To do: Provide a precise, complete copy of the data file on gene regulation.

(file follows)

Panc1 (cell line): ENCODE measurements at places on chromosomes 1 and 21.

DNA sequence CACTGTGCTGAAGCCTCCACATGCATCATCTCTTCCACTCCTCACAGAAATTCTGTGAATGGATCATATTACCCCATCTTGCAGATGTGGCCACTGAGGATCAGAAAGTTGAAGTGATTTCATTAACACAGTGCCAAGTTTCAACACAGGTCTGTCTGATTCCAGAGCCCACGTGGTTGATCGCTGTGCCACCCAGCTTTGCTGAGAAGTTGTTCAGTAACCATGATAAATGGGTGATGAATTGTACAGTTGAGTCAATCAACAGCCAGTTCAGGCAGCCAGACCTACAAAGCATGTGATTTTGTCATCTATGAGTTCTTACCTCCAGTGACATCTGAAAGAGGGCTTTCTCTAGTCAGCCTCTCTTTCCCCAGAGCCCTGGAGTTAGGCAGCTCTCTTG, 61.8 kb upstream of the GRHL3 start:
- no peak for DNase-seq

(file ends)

Panc1 (cell line): ENCODE measurements at places on chromosomes 1 and 21.

DNA sequence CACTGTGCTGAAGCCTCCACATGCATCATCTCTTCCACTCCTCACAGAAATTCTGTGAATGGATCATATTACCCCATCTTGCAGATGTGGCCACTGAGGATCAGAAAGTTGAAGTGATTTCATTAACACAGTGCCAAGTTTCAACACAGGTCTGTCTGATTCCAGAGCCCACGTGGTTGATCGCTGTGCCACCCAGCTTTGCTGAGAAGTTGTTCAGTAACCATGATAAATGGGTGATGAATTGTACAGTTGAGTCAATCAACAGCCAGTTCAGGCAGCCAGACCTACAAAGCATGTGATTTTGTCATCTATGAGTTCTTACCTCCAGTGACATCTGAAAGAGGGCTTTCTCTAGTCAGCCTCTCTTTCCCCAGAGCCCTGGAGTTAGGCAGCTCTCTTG, 61.8 kb upstream of the GRHL3 start:
- no peak for DNase-seq